Field Guide to Fort Myers Beach: Atlantic Ghost Crab


I have no doubt that everyone on Fort Myers Beach has seen these crabs at least once, if not hundreds of times crawling around in the sand or scurrying off to hide in one of their numerous tunnels that they dig to hide from predators.

Atlantic Ghost Crabs are native to the whole state of Florida. They can be found as far south as Bermuda and as far north as Rhode Island.  Ghost Crabs get their names from their grey to sand colored shells, which provides great camouflage for hunting and hiding from predators. Occasionally the crabs must return to the water in order to moisten their gills or they will gather water from wet sand from the hairs on their legs and transfer the water to their lungs.

If their gills are not wet they cannot breathe properly and will die. Their eyes are up on stalks that allow for the crabs to see in any direction around their body. Male Ghost Crabs have small horns at the top of their eye stalks which is the only external way to tell the two genders apart.

Atlantic Ghost Crabs are more active at night, although they are not completely nocturnal. Most feeding occurs at night and ranges from plant material, clams, insects, and eggs.

During shorebird and sea turtle nesting season Ghost Crabs will eat bird eggs as well as bird chicks and sea turtle hatchlings. Ghost Crab tunnels are very important for the survival of the ghost crab. During the heat of the day it is very easy for the crab to become overheated, as it is cold blooded, and is more likely to be seen by predators.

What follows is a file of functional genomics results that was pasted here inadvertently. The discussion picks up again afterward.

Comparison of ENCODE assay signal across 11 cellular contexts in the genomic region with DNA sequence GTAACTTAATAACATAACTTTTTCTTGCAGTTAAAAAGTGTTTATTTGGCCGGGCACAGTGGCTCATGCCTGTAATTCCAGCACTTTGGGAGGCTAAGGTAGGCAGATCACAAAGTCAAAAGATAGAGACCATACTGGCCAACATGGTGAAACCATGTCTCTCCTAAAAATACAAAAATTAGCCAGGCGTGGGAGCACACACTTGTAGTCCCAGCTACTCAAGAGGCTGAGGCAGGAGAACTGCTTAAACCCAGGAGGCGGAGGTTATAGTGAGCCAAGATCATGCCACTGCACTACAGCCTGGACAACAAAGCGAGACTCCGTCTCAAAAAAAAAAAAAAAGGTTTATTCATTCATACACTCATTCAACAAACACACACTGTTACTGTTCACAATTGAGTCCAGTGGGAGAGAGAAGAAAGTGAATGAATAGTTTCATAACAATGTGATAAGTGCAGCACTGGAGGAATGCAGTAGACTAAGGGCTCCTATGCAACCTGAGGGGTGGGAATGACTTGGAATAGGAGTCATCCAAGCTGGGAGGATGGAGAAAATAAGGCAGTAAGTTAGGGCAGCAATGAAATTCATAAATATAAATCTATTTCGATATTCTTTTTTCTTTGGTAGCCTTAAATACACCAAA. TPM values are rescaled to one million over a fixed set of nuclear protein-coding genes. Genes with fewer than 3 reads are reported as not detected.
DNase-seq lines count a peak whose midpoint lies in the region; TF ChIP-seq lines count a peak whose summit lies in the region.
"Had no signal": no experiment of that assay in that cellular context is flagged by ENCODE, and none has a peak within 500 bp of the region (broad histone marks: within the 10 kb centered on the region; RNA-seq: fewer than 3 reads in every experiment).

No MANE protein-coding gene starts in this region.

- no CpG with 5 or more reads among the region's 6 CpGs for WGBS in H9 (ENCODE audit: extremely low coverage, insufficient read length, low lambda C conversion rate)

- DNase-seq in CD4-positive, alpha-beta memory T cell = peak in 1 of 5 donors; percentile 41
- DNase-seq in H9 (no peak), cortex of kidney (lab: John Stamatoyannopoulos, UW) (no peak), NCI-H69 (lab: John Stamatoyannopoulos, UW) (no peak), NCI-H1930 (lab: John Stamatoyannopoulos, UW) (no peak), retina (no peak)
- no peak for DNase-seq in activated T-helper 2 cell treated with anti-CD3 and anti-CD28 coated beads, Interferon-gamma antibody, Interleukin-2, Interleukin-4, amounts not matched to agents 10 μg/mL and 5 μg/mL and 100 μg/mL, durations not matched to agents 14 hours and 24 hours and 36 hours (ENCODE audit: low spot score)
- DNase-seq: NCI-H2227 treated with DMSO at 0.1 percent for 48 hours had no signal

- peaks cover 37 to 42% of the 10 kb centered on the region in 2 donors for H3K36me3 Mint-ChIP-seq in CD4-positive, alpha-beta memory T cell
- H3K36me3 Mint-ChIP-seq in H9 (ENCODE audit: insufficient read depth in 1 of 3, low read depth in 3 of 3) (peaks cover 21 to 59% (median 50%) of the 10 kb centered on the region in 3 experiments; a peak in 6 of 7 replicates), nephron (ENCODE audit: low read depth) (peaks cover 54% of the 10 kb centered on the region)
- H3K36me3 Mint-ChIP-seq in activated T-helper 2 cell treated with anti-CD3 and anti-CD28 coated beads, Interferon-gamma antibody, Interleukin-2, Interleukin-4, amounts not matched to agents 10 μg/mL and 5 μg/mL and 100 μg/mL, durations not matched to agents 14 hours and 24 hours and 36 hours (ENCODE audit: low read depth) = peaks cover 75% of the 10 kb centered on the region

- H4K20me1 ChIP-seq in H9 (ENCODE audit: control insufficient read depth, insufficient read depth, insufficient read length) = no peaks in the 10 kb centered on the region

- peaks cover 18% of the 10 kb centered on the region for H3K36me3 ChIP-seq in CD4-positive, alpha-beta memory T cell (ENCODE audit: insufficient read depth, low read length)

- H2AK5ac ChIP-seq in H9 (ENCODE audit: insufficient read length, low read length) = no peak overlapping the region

Ghost Crabs will hide in these holes for most of the day until it becomes darker and cooler outside. Their boroughs are up to four feet deep and often have two openings. That way if one opening collapses they still have an exit route for them to be able to get out of their tunnel. The younger crabs tend to excavate their holes closer to the water’s edge and the older crabs will be up further away from the water.

Now one would think that since a Ghost Crab’s borough is so important to it, it must lay its eggs in there too.

That’s only half right, but I was pretty shocked when I found this out to so don’t take it too hard. It turns out that once a year, right after a female has just finished shedding her shell (all crabs have to do this in order to grow, however a female can only get her eggs fertilized after she sheds her shell) the males nearby can sense this and start to fight over her.

After the strongest male crab wins it’s duel and the loosing male runs away the male fertilizes the female’s eggs in the borough and the female holds the eggs under their bellies and once the eggs are ready she will travel to the water’s edge and release her eggs into the ocean.

There the larvae develop until they have grown into their adult crab stage. The larvae travel even further than the range of its parents. Some being found as far north as Massachusetts – which is a much colder climate than the adults can take.


Rae Blake, Environmental Technician
Town of Fort Myers Beach